Dry Cleaning Operations & Their Impact on the Environment
A simple-language history of dry cleaning in the U.S., and how it works, step by step, can be found at https://drycleancoalition.org/tour/Drycleaning_Virtual_Tour.pdf, a 37-slide virtual, image-rich tour that can be taken while you have fun with your lunch sandwich or morning coffee.
The traditional chemicals used in dry cleaning contain carcinogenic elements. Their physical characteristics enable them to infiltrate concrete slabs, underlying soil and down to groundwater with ease. A few ounces of dry cleaning solvent reaching groundwater can end up with a cleanup cost in the hundreds of thousands of dollars.
In a 2004 Dry Cleaner Symposium sponsored by the Groundwater Resources Association (GRA) of California, a representative of the Oregon Department of Environmental Quality explained the challenges of funding dry cleaner remediation. The average resale value of dry cleaners was about $130K, while the average cost to cleanup dry cleaner releases was $200K. It was estimated that there were about 2,800 active dry cleaners in the United States requiring remediation, and the number of inactive cleaners was four times as great.
Most dry cleaning operators have been unable to afford the cost of the cleanup, a stark contrast to the case of petroleum leaking underground storage tanks (LUSTs) where states across the U.S. established funds to assist the responsible parties pay for the cleanup. In California, the UST Cleanup Fund backs up such cleanups up to $1.5 million per case.
In the case of dry cleaners, only thirteen states established funding programs for the cleanup, but on a much lesser scale. California is not in this program
US EPA (http://www.drycleancoalition.org) informs us that there are approximately 36,000 active dry cleaning facilities in the United States. This number includes commercial, industrial and coin-operated facilities.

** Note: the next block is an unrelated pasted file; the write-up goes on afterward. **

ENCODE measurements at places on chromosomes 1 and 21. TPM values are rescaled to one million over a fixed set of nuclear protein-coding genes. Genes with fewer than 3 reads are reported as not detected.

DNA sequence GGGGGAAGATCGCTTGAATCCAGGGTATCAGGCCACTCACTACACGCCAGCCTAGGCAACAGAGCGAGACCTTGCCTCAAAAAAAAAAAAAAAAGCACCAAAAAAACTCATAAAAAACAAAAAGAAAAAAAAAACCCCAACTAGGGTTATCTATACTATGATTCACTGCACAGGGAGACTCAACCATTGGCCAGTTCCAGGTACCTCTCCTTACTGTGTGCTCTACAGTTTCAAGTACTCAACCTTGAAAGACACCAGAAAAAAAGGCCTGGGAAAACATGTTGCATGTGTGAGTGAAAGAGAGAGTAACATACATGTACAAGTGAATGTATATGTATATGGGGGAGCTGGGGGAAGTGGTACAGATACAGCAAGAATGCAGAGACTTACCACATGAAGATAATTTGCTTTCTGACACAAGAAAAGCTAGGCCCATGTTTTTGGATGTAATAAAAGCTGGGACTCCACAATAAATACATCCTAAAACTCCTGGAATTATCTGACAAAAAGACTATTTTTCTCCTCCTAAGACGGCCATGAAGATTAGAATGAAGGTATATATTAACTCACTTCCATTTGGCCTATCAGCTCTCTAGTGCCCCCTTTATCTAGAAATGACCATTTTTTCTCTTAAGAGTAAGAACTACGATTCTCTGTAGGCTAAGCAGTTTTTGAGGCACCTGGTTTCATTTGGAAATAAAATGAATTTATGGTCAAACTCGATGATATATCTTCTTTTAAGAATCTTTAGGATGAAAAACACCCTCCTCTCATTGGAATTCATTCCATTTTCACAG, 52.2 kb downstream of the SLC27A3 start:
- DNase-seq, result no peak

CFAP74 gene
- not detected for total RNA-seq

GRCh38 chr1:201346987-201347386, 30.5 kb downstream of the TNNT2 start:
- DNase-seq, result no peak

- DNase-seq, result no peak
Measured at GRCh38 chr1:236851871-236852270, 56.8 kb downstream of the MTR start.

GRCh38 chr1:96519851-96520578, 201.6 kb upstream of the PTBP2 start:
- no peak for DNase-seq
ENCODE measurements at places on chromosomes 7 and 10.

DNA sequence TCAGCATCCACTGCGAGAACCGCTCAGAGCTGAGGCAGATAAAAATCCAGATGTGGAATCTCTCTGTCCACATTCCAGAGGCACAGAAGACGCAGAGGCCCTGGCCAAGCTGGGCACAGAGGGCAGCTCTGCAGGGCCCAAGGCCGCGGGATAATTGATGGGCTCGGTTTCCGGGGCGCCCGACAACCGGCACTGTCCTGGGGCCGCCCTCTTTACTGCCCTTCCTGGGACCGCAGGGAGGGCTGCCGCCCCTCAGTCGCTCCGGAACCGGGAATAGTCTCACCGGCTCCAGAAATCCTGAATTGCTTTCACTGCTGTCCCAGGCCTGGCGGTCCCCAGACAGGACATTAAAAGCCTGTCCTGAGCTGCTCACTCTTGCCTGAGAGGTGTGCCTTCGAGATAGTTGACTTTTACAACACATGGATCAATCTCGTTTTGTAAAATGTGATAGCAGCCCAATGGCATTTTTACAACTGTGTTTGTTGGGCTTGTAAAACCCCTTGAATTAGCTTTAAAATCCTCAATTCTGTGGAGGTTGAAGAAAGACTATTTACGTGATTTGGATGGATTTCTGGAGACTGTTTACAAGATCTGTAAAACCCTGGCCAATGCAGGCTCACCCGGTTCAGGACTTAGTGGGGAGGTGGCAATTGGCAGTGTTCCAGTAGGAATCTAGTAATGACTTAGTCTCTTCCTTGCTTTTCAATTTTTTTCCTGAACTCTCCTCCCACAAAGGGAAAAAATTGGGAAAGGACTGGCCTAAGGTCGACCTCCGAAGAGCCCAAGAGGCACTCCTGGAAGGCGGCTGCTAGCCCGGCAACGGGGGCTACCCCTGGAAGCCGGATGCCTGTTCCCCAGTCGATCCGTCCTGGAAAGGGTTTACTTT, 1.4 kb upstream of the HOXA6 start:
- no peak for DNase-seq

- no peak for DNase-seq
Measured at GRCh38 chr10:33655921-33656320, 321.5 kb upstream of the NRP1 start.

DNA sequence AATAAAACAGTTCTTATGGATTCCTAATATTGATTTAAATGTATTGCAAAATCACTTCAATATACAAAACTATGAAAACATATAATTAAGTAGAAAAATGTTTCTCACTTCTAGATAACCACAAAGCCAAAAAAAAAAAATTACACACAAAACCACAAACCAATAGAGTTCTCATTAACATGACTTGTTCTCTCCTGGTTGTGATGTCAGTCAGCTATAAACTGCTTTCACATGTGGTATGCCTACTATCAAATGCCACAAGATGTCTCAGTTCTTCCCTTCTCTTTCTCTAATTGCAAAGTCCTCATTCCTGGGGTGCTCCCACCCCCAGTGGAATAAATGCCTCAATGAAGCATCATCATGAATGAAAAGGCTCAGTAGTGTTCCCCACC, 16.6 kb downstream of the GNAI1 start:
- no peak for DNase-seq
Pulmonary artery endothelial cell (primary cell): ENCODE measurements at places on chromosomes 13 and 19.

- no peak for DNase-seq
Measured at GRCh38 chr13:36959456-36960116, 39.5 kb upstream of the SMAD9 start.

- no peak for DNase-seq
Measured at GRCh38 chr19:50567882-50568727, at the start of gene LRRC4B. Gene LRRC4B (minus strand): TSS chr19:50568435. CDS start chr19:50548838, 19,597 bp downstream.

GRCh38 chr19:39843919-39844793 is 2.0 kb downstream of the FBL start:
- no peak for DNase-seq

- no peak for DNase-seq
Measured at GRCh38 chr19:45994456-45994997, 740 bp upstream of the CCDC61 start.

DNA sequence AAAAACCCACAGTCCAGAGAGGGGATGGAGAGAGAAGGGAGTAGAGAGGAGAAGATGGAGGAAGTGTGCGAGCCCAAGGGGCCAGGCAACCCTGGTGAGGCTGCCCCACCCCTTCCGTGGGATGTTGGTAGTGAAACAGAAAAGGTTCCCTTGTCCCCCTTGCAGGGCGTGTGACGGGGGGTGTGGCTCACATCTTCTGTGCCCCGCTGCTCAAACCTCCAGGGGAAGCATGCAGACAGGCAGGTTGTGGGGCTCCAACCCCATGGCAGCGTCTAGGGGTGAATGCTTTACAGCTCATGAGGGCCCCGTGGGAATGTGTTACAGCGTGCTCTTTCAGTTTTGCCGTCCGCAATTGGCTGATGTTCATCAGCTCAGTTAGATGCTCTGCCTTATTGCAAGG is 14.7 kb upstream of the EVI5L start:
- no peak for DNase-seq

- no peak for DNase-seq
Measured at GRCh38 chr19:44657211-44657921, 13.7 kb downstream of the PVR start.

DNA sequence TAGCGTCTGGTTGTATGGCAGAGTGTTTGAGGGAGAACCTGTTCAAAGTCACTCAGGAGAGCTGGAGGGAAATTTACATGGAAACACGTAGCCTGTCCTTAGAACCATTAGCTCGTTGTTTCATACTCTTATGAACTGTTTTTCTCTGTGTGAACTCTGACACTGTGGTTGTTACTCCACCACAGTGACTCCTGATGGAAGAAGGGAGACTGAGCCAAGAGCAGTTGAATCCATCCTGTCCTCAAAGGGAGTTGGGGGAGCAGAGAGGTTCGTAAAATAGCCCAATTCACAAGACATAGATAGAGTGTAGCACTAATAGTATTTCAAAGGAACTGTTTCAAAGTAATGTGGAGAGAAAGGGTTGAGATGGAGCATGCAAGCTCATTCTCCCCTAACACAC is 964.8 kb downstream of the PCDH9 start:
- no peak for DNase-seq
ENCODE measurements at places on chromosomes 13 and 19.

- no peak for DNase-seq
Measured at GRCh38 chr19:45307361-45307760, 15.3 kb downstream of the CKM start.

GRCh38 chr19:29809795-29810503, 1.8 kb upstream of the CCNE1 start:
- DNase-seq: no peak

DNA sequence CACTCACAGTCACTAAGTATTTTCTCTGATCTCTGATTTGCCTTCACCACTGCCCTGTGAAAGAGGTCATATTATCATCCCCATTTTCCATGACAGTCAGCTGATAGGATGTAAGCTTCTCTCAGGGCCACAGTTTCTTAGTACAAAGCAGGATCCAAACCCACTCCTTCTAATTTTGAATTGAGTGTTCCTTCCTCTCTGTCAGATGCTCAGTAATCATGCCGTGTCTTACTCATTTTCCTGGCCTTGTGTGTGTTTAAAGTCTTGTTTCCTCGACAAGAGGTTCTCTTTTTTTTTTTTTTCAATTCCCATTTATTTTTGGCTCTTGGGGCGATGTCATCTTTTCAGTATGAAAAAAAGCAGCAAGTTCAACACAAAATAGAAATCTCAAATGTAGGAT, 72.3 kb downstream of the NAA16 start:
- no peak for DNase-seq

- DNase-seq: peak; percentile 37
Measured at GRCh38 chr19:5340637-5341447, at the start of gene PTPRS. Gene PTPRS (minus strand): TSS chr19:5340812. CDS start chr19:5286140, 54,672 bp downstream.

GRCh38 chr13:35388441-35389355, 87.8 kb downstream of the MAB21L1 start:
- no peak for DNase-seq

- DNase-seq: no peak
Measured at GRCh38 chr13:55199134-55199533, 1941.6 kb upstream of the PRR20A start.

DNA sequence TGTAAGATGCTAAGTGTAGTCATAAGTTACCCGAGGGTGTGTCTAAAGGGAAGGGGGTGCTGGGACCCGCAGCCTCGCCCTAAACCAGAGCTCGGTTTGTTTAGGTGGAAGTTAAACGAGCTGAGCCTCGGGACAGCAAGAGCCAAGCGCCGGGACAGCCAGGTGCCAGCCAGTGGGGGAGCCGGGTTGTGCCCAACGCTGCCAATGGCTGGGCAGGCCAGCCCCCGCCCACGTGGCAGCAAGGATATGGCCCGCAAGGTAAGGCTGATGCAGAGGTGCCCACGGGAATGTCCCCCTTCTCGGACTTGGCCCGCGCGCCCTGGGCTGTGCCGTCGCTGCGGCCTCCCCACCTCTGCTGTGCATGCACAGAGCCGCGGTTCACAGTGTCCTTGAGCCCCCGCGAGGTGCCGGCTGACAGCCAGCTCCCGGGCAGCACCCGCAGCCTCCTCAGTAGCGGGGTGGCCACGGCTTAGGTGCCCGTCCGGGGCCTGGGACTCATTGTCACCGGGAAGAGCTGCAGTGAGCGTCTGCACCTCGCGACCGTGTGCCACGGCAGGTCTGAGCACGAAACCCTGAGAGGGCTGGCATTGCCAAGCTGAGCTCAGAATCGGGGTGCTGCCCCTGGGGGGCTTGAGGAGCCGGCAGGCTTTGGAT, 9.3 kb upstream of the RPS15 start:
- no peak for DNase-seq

Soil and groundwater contaminated by dry cleaning solvent are associated with most of these facilities. One study estimated that 75% of these facilities were contaminated.
In addition to the active dry cleaning facilities, there are an unknown number of former dry cleaning sites that are also contaminated.
Since dry cleaning facilities are located in urban areas, dry cleaning solvent contamination has impacted a large number of public water supply wells and threatens many other wellfields. Not the least of a concern is the potential for migration of subsurface toxic vapors that can infiltrate inhabited structures.
(in the image above, VOC stands for Volatile Organic Compounds.)
To address this problem, 13 states have developed dry cleaning solvent cleanup programs. The State Coalition for Remediation of Drycleaners (SCRD) (http://www.drycleancoalition.org) was established in 1998, with support from the U.S. EPA Office of Superfund Remediation and Technology Innovation.
The Coalition's primary objectives are to provide a forum for the exchange of information and the discussion of implementation issues related to established state drycleaner programs; share information and lessons learned with states without drycleaner-specific programs; and encourage the use of innovative technologies in drycleaner remediation.
Summer 2016 newsletter of the Coalition provides this statistics:
More to follow.